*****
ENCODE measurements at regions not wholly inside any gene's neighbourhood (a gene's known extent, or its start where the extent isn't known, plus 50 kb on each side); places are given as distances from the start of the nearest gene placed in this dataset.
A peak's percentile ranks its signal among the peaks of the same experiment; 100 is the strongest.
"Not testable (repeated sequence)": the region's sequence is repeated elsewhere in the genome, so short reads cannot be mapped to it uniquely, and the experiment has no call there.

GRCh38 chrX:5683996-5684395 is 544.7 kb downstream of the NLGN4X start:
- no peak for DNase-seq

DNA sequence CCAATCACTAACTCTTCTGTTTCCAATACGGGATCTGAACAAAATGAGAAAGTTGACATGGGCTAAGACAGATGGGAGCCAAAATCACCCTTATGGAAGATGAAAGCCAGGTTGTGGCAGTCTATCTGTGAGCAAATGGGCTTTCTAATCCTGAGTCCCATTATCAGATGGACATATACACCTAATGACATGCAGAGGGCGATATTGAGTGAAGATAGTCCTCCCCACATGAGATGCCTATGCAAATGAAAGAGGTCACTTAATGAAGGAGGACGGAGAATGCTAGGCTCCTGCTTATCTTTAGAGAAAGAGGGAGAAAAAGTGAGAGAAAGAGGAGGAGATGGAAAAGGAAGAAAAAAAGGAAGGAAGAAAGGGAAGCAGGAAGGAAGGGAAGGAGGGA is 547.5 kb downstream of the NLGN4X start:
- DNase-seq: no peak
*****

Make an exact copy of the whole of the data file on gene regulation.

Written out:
ENCODE measurements at regions not wholly inside any gene's neighbourhood (a gene's known extent, or its start where the extent isn't known, plus 50 kb on each side); places are given as distances from the start of the nearest gene placed in this dataset.
A peak's percentile ranks its signal among the peaks of the same experiment; 100 is the strongest.
"Not testable (repeated sequence)": the region's sequence is repeated elsewhere in the genome, so short reads cannot be mapped to it uniquely, and the experiment has no call there.

GRCh38 chrX:5683996-5684395 is 544.7 kb downstream of the NLGN4X start:
- no peak for DNase-seq

DNA sequence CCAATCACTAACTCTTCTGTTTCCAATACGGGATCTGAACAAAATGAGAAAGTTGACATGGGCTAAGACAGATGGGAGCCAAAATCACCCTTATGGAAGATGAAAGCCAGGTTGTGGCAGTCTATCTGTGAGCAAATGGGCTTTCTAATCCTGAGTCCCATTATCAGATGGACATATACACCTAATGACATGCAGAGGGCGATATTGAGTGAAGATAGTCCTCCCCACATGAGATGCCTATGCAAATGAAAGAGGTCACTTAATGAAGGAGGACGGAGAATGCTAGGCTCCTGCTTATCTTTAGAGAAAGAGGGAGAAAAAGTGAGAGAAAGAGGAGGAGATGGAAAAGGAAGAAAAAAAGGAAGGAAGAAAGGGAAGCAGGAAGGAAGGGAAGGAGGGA is 547.5 kb downstream of the NLGN4X start:
- DNase-seq: no peak